Science and Engineering Ethics

, Volume 19, Issue 3, pp 685–701

Research Integrity and Everyday Practice of Science

Authors

    • Department of Cell Biology, Program in Ethics in Science and MedicineUT Southwestern Medical Center
Original Paper

DOI: 10.1007/s11948-012-9376-5

Cite this article as:
Grinnell, F. Sci Eng Ethics (2013) 19: 685. doi:10.1007/s11948-012-9376-5

Abstract

Science traditionally is taught as a linear process based on logic and carried out by objective researchers following the scientific method. Practice of science is a far more nuanced enterprise, one in which intuition and passion become just as important as objectivity and logic. Whether the activity is committing to study a particular research problem, drawing conclusions about a hypothesis under investigation, choosing whether to count results as data or experimental noise, or deciding what information to present in a research paper, ethical challenges inevitably will arise because of the ambiguities inherent in practice. Unless these ambiguities are acknowledged and their sources understood explicitly, responsible conduct of science education will not adequately prepare the individuals receiving the training for the kinds of decisions essential to research integrity that they will have to make as scientists.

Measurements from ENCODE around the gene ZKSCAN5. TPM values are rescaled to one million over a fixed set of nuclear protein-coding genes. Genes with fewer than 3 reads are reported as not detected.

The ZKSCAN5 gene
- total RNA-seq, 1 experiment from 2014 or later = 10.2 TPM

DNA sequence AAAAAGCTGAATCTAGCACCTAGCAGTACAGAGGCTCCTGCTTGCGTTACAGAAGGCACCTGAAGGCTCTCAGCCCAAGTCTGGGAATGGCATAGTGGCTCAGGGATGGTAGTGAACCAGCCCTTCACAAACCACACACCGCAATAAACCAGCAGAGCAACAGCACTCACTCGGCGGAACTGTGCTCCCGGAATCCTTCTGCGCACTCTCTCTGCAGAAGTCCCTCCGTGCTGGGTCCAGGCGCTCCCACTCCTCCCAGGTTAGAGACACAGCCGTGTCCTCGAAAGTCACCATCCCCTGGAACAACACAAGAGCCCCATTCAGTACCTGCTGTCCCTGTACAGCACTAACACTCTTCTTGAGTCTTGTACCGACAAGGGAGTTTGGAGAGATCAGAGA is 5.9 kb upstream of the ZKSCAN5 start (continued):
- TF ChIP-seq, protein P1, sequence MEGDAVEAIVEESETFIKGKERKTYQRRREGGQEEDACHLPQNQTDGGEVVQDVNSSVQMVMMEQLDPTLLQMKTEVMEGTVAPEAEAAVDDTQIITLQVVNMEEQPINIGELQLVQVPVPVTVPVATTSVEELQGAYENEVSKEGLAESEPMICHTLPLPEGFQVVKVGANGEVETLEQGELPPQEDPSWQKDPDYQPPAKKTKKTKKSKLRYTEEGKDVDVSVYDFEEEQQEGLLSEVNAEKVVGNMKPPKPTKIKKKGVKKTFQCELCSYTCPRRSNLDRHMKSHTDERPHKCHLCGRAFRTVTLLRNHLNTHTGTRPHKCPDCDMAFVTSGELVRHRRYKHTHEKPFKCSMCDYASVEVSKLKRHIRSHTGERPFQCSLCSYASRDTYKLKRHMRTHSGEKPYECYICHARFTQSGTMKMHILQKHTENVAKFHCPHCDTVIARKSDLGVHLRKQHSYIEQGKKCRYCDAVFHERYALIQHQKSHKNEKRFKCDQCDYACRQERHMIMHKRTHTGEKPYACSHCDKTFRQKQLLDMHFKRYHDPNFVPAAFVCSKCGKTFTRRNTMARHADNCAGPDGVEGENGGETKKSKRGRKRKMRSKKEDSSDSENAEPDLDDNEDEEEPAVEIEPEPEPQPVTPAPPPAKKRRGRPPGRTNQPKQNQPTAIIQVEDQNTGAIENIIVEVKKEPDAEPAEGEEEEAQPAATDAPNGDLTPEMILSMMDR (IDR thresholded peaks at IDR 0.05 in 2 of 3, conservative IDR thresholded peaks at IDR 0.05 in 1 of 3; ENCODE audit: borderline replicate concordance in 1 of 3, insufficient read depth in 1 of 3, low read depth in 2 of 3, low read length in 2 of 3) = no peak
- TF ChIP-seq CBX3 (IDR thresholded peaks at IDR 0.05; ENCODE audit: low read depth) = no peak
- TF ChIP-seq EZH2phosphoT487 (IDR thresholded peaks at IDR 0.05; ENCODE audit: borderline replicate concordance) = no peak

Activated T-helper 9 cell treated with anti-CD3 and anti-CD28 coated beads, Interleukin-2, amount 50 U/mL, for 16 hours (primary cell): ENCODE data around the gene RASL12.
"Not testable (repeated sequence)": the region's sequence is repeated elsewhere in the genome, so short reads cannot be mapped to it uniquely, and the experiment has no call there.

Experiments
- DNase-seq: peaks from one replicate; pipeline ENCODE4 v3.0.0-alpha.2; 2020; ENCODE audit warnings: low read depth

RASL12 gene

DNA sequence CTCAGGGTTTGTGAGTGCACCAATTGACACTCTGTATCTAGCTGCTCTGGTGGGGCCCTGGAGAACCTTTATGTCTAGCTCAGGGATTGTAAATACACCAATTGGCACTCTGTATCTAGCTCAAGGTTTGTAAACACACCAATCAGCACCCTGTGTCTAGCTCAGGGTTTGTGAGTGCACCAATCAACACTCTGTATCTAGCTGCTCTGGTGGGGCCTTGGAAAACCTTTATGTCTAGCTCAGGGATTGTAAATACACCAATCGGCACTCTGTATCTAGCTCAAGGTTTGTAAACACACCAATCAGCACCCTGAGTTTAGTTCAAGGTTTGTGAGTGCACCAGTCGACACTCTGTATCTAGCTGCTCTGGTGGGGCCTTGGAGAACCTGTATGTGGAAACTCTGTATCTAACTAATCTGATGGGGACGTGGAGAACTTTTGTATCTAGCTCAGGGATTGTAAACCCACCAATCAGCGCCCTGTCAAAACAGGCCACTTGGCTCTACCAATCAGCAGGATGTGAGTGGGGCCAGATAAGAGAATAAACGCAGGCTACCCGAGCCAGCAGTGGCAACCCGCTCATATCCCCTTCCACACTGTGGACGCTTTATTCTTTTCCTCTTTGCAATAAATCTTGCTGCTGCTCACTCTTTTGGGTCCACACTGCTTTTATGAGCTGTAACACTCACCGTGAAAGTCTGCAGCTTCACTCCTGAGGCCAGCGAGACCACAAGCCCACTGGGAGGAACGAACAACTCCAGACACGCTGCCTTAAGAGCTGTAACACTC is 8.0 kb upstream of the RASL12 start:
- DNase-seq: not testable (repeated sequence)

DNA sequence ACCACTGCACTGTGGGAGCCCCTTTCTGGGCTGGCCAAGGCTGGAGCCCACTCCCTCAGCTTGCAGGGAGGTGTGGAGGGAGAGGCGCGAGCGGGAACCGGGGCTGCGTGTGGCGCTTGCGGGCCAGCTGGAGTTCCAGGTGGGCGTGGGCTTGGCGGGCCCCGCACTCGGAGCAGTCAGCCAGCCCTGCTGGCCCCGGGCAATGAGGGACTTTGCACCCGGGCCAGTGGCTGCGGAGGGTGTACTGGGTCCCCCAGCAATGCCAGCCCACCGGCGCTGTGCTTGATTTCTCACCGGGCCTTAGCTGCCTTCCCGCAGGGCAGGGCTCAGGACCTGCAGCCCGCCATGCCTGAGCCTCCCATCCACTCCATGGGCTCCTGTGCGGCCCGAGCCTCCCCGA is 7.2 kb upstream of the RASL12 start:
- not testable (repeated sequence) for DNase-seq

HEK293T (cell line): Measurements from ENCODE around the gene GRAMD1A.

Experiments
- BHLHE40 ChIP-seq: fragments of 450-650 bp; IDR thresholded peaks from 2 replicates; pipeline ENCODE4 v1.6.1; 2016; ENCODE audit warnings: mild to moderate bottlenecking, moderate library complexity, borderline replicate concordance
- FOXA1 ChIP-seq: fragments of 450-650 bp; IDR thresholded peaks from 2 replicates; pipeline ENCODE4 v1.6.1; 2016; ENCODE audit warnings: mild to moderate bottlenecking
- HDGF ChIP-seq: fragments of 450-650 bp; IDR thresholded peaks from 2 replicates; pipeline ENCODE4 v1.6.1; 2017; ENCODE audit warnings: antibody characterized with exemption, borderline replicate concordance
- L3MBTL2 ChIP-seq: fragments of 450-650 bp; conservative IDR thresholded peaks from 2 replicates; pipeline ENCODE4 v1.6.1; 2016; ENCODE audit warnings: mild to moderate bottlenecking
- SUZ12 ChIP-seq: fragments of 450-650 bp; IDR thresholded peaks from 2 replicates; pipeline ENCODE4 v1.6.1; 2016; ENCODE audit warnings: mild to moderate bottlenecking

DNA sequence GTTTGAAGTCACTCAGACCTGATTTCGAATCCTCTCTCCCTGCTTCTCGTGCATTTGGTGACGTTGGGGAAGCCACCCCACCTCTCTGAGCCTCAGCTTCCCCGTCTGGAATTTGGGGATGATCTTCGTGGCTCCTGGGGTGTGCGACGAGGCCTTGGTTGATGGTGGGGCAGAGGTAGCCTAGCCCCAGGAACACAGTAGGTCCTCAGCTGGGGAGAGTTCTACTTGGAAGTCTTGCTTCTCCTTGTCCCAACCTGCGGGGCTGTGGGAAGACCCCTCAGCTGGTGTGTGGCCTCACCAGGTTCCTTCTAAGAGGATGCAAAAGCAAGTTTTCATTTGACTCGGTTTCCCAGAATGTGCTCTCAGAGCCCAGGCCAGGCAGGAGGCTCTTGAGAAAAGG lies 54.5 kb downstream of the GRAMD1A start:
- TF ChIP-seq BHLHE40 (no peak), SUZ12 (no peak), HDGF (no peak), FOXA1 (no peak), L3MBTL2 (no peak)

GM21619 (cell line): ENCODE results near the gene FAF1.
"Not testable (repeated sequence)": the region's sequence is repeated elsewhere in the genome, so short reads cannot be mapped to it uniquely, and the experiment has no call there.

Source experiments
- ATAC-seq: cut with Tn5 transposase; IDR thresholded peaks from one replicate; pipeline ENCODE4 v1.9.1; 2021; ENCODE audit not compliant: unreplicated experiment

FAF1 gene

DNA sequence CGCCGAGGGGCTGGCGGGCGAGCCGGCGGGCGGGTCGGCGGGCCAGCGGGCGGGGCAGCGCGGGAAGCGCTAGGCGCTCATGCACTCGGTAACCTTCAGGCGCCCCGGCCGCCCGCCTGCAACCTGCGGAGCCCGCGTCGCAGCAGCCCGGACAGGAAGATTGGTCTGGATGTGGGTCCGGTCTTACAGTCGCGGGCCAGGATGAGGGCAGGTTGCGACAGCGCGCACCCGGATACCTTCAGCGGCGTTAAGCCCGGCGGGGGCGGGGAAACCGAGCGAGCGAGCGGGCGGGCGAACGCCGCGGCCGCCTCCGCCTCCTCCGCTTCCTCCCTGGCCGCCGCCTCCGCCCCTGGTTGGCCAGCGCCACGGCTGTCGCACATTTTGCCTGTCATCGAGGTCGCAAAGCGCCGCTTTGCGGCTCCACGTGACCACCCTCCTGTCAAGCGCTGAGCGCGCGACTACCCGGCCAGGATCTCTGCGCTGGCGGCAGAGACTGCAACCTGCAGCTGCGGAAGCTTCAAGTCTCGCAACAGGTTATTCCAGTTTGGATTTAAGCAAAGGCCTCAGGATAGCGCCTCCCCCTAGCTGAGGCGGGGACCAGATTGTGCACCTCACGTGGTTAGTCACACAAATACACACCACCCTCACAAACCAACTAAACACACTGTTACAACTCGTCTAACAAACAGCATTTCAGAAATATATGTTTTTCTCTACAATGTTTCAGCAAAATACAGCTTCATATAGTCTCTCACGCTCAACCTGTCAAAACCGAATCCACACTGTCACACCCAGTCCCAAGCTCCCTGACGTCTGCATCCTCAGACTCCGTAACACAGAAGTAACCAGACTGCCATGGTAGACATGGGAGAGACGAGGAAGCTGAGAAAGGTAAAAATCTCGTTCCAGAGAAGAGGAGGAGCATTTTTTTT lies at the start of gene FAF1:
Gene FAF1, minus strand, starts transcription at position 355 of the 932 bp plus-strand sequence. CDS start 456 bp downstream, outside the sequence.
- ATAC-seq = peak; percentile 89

Keywords

Responsible conduct of researchScience educationScience policyPhilosophy of science

Copyright information

© Springer Science+Business Media B.V. 2012